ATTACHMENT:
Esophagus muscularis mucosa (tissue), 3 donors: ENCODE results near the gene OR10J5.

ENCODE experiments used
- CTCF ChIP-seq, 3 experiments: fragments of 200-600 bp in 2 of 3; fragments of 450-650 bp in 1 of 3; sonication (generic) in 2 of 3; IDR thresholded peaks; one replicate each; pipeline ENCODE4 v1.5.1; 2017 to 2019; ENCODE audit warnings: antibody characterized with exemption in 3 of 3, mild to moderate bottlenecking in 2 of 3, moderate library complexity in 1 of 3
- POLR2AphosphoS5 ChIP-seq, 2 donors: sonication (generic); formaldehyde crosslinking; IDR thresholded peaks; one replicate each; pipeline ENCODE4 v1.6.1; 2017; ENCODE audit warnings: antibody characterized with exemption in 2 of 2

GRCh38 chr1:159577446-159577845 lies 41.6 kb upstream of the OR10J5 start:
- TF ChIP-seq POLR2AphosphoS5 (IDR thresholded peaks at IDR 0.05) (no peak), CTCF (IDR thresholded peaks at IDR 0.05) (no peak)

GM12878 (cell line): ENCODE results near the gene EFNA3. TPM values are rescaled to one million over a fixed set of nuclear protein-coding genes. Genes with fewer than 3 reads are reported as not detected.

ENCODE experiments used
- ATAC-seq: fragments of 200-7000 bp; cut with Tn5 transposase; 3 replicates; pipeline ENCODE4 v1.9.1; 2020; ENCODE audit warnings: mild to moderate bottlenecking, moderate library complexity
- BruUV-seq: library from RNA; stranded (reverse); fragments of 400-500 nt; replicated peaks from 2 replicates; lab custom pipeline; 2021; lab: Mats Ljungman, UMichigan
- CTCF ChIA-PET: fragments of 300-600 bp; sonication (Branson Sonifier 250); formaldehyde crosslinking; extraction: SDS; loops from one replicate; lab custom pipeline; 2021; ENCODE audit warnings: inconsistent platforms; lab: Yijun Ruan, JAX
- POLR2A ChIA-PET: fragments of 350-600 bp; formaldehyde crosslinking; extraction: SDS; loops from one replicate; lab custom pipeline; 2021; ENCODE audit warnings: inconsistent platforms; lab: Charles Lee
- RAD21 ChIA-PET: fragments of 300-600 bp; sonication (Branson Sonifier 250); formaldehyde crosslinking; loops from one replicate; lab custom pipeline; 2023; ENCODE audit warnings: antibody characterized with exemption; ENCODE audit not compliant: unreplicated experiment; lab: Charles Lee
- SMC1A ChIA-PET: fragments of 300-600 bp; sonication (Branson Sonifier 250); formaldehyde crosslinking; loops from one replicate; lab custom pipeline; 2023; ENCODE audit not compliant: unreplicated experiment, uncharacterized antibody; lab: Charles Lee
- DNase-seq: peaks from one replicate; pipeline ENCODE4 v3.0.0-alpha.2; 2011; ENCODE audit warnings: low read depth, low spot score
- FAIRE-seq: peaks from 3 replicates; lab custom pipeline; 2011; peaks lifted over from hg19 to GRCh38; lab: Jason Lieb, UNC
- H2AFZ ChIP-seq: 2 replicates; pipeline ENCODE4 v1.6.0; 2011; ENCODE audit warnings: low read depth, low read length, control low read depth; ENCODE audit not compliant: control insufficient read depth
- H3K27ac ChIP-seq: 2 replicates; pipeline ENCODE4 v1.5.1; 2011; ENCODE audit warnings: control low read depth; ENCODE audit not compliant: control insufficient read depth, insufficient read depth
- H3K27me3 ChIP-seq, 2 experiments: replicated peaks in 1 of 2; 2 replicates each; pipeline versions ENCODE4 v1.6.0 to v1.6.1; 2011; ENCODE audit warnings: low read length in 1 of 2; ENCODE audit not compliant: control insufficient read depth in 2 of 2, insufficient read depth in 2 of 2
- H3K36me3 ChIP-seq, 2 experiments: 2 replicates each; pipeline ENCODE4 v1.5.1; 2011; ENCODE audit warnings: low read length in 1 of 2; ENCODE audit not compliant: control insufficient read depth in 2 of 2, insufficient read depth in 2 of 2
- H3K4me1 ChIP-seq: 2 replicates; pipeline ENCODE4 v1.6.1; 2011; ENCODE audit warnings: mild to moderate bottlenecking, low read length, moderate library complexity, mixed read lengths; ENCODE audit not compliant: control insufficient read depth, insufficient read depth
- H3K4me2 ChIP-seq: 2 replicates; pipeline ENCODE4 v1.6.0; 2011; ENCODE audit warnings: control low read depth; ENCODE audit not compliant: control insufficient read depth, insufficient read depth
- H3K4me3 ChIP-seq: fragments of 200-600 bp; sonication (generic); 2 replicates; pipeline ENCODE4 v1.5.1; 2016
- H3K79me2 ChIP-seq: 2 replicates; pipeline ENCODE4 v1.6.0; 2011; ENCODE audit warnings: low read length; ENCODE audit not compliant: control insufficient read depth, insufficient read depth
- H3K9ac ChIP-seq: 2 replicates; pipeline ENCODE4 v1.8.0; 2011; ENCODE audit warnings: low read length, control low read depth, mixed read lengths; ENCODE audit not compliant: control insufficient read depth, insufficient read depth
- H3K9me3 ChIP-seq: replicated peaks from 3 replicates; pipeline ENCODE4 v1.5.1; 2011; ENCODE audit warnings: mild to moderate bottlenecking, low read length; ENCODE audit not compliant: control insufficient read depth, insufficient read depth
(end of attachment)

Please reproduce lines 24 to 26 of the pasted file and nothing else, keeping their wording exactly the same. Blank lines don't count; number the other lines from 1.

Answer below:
- H3K79me2 ChIP-seq: 2 replicates; pipeline ENCODE4 v1.6.0; 2011; ENCODE audit warnings: low read length; ENCODE audit not compliant: control insufficient read depth, insufficient read depth
- H3K9ac ChIP-seq: 2 replicates; pipeline ENCODE4 v1.8.0; 2011; ENCODE audit warnings: low read length, control low read depth, mixed read lengths; ENCODE audit not compliant: control insufficient read depth, insufficient read depth
- H3K9me3 ChIP-seq: replicated peaks from 3 replicates; pipeline ENCODE4 v1.5.1; 2011; ENCODE audit warnings: mild to moderate bottlenecking, low read length; ENCODE audit not compliant: control insufficient read depth, insufficient read depth